If you run an e-commerce business then you might have noticed that your audience’s short attention spans have probably incurred a significant amount of business expense for your company.

Today, the average internet user is connected to at least one social media network that sends constant updates about friends and family from all over the world. News gets updated within minutes, if not seconds, in real-time. Information can be gathered as fast as your fingers can type a question on google. And throughout the day, you also get constant email, texts, and calls. A person’s attention span can only take so much. And as a business, you’re not only trying to convince users that your product or service is worth paying for, but you also have to first convince them that whatever you have to say is worth listening to.

So, how can marketers the capture attention of an audience that keeps getting shorter and shorter? Read on and find out.

1. Avoid taking a hard sell approach

Based on results from a research using infrared eye-tracking technology, it turns out audiences generally don’t like an overtly hard sell approach. Audiences want to feel like they are making their own purchasing decisions. When they are shown something with prominent branding, it makes the entire user experience feel contrived and the audience tends to pull back.  

In the book Can’t Buy Me Like, Bob Garfield and Doug Levy note that: “This effect of branding avoidance is so strong that it seems to be incorporated into people’s subconscious—they are not aware of their own passive resistance to persuasion.”

So how then can you capture your audience’s attention? Be more subtle, Don’t emblazon your logo all over your website, or a blog post, or a video. Make sure that your content gets the spotlight in anything you do, and your logo is added as a discreet image in the corner or towards the end of the post, where it can be inconspicuous and unobtrusive.

2. Communicate a diverse emotional experience

Emotion is critical to connecting with your audience. Especially on the internet where content can seem perfunctory. That said, defining positive emotions such as joy and surprise in your content can quickly build rapport with your audience. But it doesn’t necessarily just have to be joy. If you communicate something inspiring, deliver something that will satisfy their search for answers or knowledge—all these lend themselves to creating a special connection with your brand.

3. Make sure you’re offering real value to your audience

Capturing the attention of audience means showing something that has substance. It has to be genuinely useful to the customer and relevant to their needs.

So instead of selling through your blog or social media platform, try to tweak your content so that you’re giving advice, informing them of pertinent information about your business, or saying something relevant to their needs.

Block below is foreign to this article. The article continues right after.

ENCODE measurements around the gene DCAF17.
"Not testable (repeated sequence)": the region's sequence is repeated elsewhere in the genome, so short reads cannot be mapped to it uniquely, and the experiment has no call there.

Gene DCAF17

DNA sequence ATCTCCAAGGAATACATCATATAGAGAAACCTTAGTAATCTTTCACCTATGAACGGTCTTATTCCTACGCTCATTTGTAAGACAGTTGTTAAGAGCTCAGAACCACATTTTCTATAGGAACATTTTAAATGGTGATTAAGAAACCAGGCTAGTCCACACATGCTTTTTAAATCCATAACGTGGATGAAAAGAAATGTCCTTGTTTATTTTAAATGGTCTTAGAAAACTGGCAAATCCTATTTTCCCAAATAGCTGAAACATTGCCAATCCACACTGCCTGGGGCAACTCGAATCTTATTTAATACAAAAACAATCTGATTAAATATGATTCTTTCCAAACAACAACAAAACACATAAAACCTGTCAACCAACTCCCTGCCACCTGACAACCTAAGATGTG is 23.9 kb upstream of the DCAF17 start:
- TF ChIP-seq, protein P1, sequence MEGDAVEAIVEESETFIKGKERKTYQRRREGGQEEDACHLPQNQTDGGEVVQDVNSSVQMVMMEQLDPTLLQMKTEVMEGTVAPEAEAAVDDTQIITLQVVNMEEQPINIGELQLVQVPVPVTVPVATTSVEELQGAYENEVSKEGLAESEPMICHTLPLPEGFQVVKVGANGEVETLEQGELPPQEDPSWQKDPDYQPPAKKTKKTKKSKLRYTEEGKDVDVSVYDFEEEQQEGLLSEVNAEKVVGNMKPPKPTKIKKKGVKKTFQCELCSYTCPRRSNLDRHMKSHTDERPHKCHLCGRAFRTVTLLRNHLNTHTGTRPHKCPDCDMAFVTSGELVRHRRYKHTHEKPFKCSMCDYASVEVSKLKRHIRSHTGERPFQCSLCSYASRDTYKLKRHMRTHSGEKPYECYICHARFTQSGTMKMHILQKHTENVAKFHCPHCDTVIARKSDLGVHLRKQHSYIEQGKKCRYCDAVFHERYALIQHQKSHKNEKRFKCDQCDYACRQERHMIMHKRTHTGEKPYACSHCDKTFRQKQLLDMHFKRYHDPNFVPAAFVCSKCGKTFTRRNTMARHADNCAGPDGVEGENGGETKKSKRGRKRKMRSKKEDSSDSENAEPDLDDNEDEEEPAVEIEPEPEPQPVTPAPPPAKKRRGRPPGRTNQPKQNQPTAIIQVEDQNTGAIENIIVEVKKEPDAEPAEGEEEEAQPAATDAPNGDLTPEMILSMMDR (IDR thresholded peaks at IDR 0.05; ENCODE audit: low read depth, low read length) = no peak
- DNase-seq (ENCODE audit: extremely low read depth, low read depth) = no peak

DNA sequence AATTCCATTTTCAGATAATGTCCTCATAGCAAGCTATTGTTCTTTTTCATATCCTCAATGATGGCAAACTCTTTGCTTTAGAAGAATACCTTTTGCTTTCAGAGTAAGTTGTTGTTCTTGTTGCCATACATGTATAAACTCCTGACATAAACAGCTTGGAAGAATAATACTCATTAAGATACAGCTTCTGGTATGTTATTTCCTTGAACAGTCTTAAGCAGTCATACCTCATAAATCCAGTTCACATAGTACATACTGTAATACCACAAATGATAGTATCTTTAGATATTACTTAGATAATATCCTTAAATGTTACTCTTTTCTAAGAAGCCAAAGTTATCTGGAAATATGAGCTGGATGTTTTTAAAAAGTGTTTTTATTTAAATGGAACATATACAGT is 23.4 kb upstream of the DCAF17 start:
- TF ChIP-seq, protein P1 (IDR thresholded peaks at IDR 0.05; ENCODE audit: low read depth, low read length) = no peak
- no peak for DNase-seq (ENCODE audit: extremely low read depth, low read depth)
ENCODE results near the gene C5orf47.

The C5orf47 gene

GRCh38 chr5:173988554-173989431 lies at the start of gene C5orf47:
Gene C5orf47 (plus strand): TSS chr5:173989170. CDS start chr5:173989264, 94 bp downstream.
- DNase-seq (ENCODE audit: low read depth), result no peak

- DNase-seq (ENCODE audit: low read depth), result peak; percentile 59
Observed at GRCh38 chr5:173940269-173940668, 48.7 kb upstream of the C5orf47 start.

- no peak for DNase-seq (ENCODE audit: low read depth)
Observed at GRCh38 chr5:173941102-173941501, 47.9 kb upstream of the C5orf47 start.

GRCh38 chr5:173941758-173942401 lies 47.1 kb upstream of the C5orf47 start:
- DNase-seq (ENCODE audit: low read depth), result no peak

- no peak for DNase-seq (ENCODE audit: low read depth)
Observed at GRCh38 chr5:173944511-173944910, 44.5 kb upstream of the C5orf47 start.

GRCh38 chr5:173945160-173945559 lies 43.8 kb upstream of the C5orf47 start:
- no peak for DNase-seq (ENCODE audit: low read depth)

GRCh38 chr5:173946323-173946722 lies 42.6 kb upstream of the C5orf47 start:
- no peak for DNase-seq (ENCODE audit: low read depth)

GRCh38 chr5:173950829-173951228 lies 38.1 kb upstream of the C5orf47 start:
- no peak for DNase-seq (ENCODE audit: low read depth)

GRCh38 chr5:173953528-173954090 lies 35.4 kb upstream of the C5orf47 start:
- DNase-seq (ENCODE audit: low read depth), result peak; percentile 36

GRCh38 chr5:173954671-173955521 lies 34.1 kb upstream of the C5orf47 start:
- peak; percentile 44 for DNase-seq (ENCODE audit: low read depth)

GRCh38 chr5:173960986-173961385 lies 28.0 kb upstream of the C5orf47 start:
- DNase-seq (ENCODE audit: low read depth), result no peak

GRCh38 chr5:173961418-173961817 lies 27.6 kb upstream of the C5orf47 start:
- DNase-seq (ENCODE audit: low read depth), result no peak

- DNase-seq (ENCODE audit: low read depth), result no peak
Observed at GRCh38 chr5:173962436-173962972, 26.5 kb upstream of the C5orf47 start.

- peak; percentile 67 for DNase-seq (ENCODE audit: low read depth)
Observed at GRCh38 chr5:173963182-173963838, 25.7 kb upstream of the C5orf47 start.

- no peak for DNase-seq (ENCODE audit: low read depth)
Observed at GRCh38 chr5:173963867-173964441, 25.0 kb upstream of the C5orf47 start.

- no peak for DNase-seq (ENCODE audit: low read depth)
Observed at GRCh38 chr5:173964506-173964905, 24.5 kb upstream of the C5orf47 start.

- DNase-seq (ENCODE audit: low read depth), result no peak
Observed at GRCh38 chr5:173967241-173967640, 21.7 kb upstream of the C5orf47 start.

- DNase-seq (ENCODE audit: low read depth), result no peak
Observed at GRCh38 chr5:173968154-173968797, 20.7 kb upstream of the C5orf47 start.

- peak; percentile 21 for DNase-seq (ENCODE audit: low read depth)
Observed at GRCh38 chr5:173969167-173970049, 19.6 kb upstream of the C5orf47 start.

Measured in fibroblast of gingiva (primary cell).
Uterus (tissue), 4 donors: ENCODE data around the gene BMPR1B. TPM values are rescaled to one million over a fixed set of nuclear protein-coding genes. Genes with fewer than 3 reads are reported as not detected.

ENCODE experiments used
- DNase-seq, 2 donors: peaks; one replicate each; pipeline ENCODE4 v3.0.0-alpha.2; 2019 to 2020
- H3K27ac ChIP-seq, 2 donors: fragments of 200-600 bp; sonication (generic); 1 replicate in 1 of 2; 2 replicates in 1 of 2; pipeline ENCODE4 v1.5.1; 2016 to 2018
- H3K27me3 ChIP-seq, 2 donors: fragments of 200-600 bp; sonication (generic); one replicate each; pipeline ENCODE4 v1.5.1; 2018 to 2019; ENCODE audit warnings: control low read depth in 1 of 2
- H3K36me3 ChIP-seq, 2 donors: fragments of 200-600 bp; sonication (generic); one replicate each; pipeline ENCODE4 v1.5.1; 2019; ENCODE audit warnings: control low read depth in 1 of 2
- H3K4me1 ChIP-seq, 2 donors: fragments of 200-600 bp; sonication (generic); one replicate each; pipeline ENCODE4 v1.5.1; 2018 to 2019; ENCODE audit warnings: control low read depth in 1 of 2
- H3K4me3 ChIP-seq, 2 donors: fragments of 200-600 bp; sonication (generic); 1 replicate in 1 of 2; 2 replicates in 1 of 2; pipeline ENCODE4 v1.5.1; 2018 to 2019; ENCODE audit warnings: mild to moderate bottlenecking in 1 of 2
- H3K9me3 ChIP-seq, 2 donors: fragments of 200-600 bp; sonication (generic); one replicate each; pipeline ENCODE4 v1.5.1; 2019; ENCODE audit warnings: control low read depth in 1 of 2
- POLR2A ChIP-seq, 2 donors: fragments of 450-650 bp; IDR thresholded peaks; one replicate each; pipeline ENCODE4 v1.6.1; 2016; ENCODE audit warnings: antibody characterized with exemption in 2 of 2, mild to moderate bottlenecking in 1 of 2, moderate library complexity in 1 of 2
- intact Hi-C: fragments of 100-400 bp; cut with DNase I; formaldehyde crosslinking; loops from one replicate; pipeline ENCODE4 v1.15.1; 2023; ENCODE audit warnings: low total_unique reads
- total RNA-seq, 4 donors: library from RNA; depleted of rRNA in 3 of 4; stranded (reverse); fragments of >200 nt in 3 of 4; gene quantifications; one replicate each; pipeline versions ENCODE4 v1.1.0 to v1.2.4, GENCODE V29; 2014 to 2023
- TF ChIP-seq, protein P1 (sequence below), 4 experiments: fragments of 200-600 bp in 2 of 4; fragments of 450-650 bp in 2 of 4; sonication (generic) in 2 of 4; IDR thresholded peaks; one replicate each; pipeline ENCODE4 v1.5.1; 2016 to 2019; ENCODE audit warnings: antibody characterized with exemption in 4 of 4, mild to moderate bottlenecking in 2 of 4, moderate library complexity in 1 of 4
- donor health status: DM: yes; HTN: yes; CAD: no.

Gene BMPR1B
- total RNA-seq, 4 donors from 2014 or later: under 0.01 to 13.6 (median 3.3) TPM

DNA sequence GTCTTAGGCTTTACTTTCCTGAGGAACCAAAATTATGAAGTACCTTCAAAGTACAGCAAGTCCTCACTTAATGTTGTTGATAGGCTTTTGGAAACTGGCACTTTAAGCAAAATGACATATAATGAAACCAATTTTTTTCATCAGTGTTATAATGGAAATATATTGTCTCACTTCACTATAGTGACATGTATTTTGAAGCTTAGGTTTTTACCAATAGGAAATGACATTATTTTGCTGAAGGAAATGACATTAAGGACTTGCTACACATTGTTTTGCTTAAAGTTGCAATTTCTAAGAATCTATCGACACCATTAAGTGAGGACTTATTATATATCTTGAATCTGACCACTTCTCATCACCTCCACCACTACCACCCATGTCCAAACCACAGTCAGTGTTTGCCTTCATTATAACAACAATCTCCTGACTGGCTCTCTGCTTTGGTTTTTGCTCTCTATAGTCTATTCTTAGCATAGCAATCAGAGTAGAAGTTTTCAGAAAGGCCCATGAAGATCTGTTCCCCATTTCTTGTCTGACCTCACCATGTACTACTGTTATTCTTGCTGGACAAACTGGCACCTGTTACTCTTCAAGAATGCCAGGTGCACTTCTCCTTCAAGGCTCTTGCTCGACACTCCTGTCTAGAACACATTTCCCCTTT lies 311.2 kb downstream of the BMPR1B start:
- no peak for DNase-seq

4. Encourage open dialogue

Encouraging your audience to have conversations and communication with each other helps engage your community.

Start by asking a question to get the conversation started. Be sure these are questions are related to key trends and opinions so your audience can weigh in with their thoughts and insight.

Keeping your audience engaged works by building a relationship with the brand—a mutually beneficial relationship that is interesting. Ultimately you want a community that will highlight your audience’s loyalty and support for your brand. And this can’t be done with a single transaction or correspondence. It has to be sustained, consistent and steady.

5. Keep this in mind: It’s not about your product, it’s about your brand experience

No matter what industry you’re in, what service you’re selling, what product you’re advertising, your brand is all about the kind of experience you’re able to deliver your customers.

A good product will be marred by bad brand interaction, so pay attention to how you can give the best experience possible to your users. This can be something as simple as your website’s navigation to the kind of customer service that you are able to provide. It’s all in the details—take the time to focus on them to see how you can address it.

Bottom line?

Customer engagement isn’t just a simple objective that you want to achieve, it’s a journey that you have to take. And it’s a constantly evolving one that needs to adapt to the changing times and diverse audiences.

If you need help engaging your users, get in touch with us today and see how we can help.

And if you have more ideas on what brands can do to engage customers, leave us a message below.